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Today I installed the center cross member and wrestled with the steering rack. My rebuilt rack came with new bushings but I had solid ones so I figured now is not the time to compromise. I used a flat screw turner and hammer to pry up the metal edges and a C-clamp to press them out.


Everything else went pretty well till it came time to insert the steering shaft into the steering column. This was really hard getting the old rack out and the new would not go in more than about 4mm. I had to resort to setting the knuckle on a 2x4 to support it while I hammered a screw turner into the expansion slot. Don't be gentle, it takes a lot of force to spread it open. Then I was able to hold the knuckle with one hand and hammer the steering rack with a rubber mallet. After a dozen good whacks it was all the way home.


Now the odd thing, the steering rack was centered and shaft/knuckle alignment was perfect but I ended up with my steering wheel a perfect 180 degrees upside down. It was perfect before..? I pulled the steering wheel and set it correctly.


Oh I tried greasing the upper ball joints and it cracked the epoxy and started coming out the top. I don't think I mixed it well enough.

One question, do the front most upper A arm studs not use a washer? This seems strange but I didn't have any.

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Carl Fausett 06-27-2016 11:51 AM

That's a lucky 928 to have such a capable owner.

Majestic Moose 06-27-2016 06:08 PM


Originally Posted by Carl Fausett (Post 13407515)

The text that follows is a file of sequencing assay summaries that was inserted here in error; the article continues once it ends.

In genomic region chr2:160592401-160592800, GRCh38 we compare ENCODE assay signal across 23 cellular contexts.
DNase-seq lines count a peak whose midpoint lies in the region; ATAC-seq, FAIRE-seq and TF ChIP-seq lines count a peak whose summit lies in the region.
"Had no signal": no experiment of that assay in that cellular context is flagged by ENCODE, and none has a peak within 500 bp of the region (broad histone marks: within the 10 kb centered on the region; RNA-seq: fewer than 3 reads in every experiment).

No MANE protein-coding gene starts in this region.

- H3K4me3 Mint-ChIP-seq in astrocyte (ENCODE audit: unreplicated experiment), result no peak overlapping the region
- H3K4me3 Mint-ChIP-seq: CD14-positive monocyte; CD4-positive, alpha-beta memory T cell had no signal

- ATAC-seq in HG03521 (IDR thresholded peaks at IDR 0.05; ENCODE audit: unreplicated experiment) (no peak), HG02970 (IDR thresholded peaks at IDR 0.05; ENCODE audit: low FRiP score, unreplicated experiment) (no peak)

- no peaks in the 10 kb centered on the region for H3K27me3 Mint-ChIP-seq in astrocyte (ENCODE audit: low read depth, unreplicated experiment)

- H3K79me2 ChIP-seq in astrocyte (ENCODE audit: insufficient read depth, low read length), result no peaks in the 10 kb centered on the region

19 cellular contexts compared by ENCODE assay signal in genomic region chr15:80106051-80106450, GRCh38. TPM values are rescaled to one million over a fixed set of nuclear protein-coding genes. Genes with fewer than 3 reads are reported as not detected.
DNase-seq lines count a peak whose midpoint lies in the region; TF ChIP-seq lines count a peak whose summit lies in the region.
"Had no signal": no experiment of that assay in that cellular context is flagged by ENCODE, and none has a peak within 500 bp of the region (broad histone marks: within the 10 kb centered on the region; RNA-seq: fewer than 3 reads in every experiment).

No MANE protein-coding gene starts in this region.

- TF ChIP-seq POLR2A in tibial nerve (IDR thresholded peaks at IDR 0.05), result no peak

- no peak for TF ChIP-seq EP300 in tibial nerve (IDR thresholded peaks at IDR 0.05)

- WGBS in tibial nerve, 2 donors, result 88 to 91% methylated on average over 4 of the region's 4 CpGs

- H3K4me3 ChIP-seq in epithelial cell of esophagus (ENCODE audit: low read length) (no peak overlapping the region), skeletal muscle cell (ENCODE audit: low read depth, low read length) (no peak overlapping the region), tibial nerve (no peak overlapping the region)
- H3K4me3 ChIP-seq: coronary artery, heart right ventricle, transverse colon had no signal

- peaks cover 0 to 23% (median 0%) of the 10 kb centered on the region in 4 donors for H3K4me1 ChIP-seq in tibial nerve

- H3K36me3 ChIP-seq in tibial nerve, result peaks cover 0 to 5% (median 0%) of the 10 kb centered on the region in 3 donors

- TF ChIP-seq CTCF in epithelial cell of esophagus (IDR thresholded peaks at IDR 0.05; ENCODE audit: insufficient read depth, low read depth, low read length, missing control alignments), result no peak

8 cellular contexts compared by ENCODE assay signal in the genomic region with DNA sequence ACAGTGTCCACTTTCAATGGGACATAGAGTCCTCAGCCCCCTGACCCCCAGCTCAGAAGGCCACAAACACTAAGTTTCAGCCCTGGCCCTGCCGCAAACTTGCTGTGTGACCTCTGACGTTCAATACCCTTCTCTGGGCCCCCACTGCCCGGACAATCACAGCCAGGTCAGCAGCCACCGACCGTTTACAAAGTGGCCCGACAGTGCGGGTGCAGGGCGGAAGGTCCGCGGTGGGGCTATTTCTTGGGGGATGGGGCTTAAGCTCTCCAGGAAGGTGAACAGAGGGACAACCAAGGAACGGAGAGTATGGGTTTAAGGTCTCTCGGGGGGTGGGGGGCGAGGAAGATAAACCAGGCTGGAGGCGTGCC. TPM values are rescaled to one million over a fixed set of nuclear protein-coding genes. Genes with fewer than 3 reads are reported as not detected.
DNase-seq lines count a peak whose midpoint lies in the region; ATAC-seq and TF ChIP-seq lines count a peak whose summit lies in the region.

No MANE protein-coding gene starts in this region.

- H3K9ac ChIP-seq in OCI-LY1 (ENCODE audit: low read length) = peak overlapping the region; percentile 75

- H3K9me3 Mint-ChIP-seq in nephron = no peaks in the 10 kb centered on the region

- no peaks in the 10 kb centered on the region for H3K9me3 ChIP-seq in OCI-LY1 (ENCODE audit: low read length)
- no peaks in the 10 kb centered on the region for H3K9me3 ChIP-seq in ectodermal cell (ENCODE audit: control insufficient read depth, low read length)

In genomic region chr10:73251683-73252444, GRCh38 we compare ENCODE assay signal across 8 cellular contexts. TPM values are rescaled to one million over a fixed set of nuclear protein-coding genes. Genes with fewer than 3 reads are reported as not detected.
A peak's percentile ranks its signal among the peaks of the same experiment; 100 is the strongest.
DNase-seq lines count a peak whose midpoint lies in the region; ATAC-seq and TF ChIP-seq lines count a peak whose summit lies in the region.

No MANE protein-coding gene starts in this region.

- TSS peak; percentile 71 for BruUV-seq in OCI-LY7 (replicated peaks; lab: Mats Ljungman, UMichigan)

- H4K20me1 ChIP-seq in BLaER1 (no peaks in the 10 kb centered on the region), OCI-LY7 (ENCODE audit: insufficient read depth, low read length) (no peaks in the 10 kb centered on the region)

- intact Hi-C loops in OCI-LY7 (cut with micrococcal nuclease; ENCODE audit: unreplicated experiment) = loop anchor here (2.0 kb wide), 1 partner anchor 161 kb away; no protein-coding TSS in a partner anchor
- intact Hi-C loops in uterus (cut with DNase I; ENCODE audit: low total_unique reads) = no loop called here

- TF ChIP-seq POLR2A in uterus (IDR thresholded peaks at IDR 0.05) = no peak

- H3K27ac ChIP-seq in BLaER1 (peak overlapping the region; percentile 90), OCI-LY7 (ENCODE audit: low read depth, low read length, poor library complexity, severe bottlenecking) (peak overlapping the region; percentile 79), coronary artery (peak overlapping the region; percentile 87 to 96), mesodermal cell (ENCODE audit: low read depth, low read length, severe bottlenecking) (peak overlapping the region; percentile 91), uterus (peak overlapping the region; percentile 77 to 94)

That's a lucky 928 to have such a capable owner.


That is a great compliment for an amateur as I am, but it is too early yet to see if my work was any good ;)

soontobered84 06-27-2016 07:22 PM

You may find it easier to refit the engine with the motor mounts attached to it rather than the crossmember.

Majestic Moose 06-28-2016 06:53 PM

So I am in a real bind. after installing the headers I discovered there would not be enough clearance to install the lower bell housing cover. Not a big deal, I loosened them up and fitted the cover. Now I have been battling getting the engine back in all afternoon. soontobered84 you are correct about the engine mounts but I had already installed the steering rack. Anyway, millimeter by millimeter I've gotten to the point where I could bolt up the TT to the bell housing but I didn't think about the coupler, I have no access because of the bell housing cover and I can't remove it because of the headers in the way :banghead:

I guess I have to somehow loosen up the headers, at least they have new exhaust studs.

Majestic Moose 06-28-2016 10:48 PM

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I had a goal to have the car back on four wheels by Independence day and as that date is getting near I took today off for a full day of wrenching. Things started pretty well, I supported the engine from my crane and removed the engine stand for access to the flywheel. Since there is no way to lock the engine from turning and I work alone, I wired the flywheel to the lower bolt hole for the bell housing, it worked great. Alternatively I could have removed a spark plug and fed some clean rope into a cylinder to jam it.

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Then I replaced the rear main seal and pilot bearing, this is easy when you have the real tools for the job. The seal appeared to have been weeping oil and the bearing was a bit 'grindy' so well worth changing.